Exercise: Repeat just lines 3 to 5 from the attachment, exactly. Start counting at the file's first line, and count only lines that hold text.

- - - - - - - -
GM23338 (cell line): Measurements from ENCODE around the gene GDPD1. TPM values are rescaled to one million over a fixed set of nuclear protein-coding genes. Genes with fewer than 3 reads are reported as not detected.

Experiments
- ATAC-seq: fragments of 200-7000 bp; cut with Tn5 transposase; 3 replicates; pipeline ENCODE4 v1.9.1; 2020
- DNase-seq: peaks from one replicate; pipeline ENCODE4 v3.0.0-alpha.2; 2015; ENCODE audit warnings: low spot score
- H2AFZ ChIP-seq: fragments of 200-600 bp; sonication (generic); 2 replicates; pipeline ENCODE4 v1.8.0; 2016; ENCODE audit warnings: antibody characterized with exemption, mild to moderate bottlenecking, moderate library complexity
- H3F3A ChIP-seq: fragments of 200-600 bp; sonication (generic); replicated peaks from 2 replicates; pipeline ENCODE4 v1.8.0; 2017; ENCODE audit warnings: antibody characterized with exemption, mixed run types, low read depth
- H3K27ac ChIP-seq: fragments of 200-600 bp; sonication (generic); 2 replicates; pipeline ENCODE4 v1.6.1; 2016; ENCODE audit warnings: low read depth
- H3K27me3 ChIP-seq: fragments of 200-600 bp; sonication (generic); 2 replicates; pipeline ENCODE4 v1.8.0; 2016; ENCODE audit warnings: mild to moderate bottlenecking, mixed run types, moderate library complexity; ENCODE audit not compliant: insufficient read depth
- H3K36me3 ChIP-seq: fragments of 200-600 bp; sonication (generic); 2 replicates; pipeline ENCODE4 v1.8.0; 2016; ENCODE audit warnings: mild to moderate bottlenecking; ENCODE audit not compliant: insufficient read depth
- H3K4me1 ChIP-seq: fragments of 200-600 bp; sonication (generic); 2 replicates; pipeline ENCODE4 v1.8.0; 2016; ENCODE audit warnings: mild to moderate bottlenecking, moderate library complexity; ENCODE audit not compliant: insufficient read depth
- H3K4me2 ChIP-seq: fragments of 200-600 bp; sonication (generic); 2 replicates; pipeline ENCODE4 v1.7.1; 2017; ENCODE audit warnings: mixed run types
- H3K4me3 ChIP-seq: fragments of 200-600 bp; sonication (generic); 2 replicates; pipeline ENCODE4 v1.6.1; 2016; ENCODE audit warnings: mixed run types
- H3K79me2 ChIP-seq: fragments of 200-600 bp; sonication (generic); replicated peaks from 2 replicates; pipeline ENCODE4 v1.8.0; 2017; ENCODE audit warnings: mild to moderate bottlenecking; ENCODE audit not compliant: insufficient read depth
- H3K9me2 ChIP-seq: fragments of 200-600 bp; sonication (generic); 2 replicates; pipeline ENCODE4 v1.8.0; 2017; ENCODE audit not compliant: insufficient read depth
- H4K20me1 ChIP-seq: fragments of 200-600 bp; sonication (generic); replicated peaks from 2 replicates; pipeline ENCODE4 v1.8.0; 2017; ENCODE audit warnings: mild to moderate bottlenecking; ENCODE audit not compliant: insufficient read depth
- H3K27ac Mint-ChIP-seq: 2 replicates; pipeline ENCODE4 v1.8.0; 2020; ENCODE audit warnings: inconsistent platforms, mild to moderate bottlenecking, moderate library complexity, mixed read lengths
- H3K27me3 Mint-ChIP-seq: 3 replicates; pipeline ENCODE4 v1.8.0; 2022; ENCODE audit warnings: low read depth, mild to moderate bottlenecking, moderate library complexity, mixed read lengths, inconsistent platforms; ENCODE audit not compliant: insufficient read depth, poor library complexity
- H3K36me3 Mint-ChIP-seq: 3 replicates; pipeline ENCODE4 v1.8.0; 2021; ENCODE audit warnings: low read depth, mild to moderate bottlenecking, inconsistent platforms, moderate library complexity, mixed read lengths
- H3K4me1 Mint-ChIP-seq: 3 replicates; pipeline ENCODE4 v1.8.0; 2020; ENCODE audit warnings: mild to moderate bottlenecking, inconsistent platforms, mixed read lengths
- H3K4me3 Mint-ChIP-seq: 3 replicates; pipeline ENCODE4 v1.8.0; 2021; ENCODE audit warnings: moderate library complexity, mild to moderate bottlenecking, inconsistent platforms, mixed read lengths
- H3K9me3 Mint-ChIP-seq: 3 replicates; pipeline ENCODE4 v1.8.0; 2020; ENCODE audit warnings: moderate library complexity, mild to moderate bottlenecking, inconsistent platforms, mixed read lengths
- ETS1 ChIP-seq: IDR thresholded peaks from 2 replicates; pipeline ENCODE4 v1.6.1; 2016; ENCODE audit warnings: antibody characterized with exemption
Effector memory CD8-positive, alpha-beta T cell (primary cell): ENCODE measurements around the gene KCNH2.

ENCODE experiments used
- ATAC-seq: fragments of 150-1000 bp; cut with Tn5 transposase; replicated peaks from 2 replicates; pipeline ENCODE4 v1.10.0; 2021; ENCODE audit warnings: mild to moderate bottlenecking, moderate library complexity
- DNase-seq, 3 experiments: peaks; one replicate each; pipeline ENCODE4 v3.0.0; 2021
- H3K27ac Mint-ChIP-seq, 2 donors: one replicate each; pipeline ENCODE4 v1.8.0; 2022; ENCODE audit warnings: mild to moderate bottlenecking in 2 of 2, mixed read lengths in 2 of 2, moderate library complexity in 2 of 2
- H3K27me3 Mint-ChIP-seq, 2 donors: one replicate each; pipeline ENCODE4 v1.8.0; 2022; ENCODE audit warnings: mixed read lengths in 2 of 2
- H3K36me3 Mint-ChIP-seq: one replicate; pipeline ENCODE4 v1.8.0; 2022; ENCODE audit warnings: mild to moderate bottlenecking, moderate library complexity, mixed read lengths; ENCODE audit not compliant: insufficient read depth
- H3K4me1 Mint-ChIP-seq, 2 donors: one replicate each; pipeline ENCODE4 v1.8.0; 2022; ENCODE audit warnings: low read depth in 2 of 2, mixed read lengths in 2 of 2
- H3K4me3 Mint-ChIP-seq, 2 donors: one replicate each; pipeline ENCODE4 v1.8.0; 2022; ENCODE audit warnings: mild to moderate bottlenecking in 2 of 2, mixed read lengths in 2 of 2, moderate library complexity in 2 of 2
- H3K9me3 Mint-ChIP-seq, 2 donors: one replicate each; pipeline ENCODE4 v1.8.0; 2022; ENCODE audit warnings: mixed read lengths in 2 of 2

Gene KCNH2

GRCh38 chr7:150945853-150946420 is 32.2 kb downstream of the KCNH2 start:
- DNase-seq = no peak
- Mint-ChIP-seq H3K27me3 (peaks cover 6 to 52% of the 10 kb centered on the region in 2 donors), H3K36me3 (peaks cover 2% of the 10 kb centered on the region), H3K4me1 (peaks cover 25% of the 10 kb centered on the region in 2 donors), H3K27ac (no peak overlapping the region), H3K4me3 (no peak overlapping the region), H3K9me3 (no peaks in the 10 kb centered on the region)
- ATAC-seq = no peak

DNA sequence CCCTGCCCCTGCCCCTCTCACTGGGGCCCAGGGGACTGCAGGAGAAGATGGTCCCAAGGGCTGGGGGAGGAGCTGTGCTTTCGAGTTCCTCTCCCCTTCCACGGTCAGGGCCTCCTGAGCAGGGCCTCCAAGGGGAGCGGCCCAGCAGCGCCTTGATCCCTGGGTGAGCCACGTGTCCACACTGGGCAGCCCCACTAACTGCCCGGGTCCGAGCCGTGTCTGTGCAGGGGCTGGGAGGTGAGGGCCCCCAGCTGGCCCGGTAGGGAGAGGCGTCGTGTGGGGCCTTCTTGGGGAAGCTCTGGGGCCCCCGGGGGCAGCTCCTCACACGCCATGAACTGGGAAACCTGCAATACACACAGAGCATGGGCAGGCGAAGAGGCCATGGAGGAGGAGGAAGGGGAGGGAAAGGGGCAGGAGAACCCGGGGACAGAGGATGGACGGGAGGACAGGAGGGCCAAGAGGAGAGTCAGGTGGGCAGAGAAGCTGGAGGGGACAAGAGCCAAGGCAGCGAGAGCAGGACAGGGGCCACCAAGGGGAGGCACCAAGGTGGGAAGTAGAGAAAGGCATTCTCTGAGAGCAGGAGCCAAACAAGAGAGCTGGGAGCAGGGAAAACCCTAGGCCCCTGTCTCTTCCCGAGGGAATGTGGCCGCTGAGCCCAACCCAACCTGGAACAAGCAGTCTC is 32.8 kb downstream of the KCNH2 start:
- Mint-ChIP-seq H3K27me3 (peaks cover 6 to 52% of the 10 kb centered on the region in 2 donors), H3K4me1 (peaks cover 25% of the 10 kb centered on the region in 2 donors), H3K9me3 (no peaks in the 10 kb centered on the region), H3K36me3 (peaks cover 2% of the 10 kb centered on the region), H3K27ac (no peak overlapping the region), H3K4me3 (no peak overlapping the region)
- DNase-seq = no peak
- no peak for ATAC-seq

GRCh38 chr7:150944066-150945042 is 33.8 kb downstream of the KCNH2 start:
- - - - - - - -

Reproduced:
- ATAC-seq: fragments of 200-7000 bp; cut with Tn5 transposase; 3 replicates; pipeline ENCODE4 v1.9.1; 2020
- DNase-seq: peaks from one replicate; pipeline ENCODE4 v3.0.0-alpha.2; 2015; ENCODE audit warnings: low spot score
- H2AFZ ChIP-seq: fragments of 200-600 bp; sonication (generic); 2 replicates; pipeline ENCODE4 v1.8.0; 2016; ENCODE audit warnings: antibody characterized with exemption, mild to moderate bottlenecking, moderate library complexity